Brexit Uncertainty A Recipe For Anxiety

That said, current events can affect an individual's sleep for a variety of reasons.

For one thing, not knowing how something is going to affect you individually is a recipe for producing more nervousness and anxiety, which puts us in a state of hyperarousal, Zee said.

“You can’t shut the brain down," she said. "You keep thinking and reverberating these thoughts.”

A trader from BGC Partners, a global brokerage company in London's Canary Wharf, waits for European stock markets to open early June 24 after Britain voted to leave the European Union.
A trader from BGC Partners, a global brokerage company in London's Canary Wharf, waits for European stock markets to open early June 24 after Britain voted to leave the European Union.

Anxiety also makes it harder for you to fall asleep or sleep deeply, she said.

“Your heart rate is higher; your blood pressure tends to be higher," Zee explained. "It’s a physiological and biological arousal and a mental arousal.”

This type of reaction can affect anyone to varying degrees, she said -- particularly people who are prone to being more anxious or having trouble sleeping.

“You can’t shut the brain down. You keep thinking and reverberating these thoughts.”

- Phyllis Zee, director of the Sleep Disorders Center at Northwestern Memorial Hospital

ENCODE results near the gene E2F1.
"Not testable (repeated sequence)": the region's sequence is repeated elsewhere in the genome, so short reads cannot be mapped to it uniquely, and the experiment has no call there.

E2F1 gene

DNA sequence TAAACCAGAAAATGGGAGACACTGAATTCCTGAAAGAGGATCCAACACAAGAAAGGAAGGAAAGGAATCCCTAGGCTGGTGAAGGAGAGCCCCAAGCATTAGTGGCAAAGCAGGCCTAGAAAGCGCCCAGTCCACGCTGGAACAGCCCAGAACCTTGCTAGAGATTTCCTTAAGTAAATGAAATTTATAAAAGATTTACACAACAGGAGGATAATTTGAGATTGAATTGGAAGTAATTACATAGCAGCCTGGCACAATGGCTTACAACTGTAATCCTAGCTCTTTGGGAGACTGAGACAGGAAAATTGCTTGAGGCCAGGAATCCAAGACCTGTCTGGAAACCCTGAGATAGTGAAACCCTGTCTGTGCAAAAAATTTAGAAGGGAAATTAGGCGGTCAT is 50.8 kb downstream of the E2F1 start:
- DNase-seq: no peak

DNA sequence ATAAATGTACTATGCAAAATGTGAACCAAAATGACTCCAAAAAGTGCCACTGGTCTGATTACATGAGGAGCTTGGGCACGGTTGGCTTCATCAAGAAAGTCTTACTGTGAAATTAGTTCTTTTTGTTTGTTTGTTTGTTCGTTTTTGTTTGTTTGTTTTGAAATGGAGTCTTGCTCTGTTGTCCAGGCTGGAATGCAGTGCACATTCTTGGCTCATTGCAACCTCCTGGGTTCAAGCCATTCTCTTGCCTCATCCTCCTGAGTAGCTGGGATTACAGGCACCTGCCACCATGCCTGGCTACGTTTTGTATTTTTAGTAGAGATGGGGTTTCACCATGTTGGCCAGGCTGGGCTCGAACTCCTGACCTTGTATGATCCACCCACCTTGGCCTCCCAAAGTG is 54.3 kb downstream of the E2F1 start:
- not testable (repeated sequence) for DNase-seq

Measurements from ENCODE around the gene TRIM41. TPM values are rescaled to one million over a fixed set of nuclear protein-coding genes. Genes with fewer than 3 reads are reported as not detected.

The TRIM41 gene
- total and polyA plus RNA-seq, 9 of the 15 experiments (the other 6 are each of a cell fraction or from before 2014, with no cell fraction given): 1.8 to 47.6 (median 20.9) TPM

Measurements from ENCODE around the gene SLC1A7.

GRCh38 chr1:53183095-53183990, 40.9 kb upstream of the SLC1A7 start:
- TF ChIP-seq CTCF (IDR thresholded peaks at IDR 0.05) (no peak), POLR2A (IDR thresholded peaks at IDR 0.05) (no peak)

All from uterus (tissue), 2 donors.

And there’s the straightforward reason that breaking news may lead us to stay up later than usual to watch and read reports of what’s going on.

“The news media is continuous," Zee said. "Every channel you flip to, they're talking about it -- and about the ramifications.”

'You Want To Try To Nip It In The Bud.'

The good news is that 35 minutes of sleep loss in one day will probably not have a significant impact on somebody’s health, Zee said -- although she noted that losing 35 minutes of sleep every day can certainly become a problem over time.

A few sleepless nights are more concerning if you're prone to sleep trouble or insomnia.

Insomnia often occurs when someone begins a cycle of sleeplessness following a difficult or stressful time, Philip Gehrman, assistant professor of psychology in the Behavioral Sleep Medicine Program at University of Pennsylvania’s Perelman School of Medicine, previously told HuffPost.

"[Our] bodies get stuck in this cycle of not sleeping well -- which can last for decades if left untreated," he said.

“[Our] bodies get stuck in this cycle of not sleeping well -- which can last for decades if left untreated.”

- Philip Gehrman, of University of Pennsylvania’s Perelman School of Medicine

Good sleep hygiene is key to keeping a bout of sleeplessness from turning into something that lasts longer, Zee said. Practice relaxation and meditation techniques before bedtime. Exercise during the day, but not too close to going to sleep. Clock some time in the sun during the day and avoid bright light later at night. And be sure to actually go to bed on time, Zee said.

And consider seeing your doctor if you struggle with sleep for about two weeks, she suggested.

"It depends on how severe and how close [the stressor] is," Zee said. "But you want to try to nip it at the bud to prevent it from becoming chronic."

Sarah DiGiulio is The Huffington Post’s sleep reporter. You can contact her at sarah.digiulio@huffingtonpost.com.